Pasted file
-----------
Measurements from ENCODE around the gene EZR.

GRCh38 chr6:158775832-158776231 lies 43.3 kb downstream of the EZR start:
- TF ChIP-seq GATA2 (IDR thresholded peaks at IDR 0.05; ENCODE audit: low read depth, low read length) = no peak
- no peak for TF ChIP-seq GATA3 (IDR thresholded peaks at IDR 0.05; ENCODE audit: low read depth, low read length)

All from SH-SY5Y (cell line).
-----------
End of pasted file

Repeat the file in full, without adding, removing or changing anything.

Measurements from ENCODE around the gene EZR.

GRCh38 chr6:158775832-158776231 lies 43.3 kb downstream of the EZR start:
- TF ChIP-seq GATA2 (IDR thresholded peaks at IDR 0.05; ENCODE audit: low read depth, low read length) = no peak
- no peak for TF ChIP-seq GATA3 (IDR thresholded peaks at IDR 0.05; ENCODE audit: low read depth, low read length)

All from SH-SY5Y (cell line).